3 year anniversary

Today marks the third anniversary of my last sexual assault. Or as I often refer to it internally, the last time I was drugged, raped, and belittled. But ya know, the first part sounds better. It rolls off the tongue easier and it sounds better to the common ear. Nobody wants to know somebody who’s been drugged and raped when they were incoherent. Nobody wants to know someone directly that has gone through such darkness. And I couldn’t even blame it on the alcohol like Jamie Foxx likes to claim in that one song back in high school. At least not fully. After all, he did put something similar to GHB in my water.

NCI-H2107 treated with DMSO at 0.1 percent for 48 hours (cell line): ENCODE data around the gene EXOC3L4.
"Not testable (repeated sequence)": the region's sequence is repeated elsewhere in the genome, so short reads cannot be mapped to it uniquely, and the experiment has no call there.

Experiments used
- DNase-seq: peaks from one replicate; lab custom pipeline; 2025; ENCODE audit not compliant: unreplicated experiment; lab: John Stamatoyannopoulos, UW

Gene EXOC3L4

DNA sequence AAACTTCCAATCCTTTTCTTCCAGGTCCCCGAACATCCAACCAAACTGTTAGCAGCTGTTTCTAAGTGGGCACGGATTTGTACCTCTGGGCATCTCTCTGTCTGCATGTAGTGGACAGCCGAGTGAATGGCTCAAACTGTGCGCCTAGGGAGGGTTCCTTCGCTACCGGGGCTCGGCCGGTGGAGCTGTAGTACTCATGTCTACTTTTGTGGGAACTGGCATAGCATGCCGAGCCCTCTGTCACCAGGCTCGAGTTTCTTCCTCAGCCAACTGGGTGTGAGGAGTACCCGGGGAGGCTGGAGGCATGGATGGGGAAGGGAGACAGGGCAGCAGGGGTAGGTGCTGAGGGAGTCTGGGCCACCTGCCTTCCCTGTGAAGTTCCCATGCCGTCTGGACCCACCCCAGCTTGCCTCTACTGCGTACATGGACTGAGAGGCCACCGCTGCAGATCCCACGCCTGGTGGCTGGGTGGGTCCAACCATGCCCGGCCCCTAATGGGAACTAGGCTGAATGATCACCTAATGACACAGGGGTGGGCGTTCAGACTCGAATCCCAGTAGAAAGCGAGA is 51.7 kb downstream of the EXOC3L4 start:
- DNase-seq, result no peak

But anyway, every year I get further and further away from the actual incident, I feel the need to celebrate. Not necessarily the act itself but more so the act of surviving it. Celebrating the awful every year is a reminder in itself that I survived. That I made it through another year. It’s been difficult beyond belief and there have been times where I’ve wanted to crawl into a corner, hide away, and sometimes even stop existing. Over these past three years, I’ve drank myself silly, gotten myself into precarious situations, and have tried almost every unhealthy method of healing possible. But recently, something changed. I realized that subconsciously, I was still making myself out to be a victim. I was still making myself out to be somehow less than because of this heinous event. I was giving the monster and the events too much credit and myself nowhere near enough. And I was tired of feeling less than. Even though I was mostly comfortable talking about it and have never shyed away from having a conversation about it, I was still disassociating myself from it and still hadn’t accepted the fact that it was my time to run the Rocky stairs and take more initiative.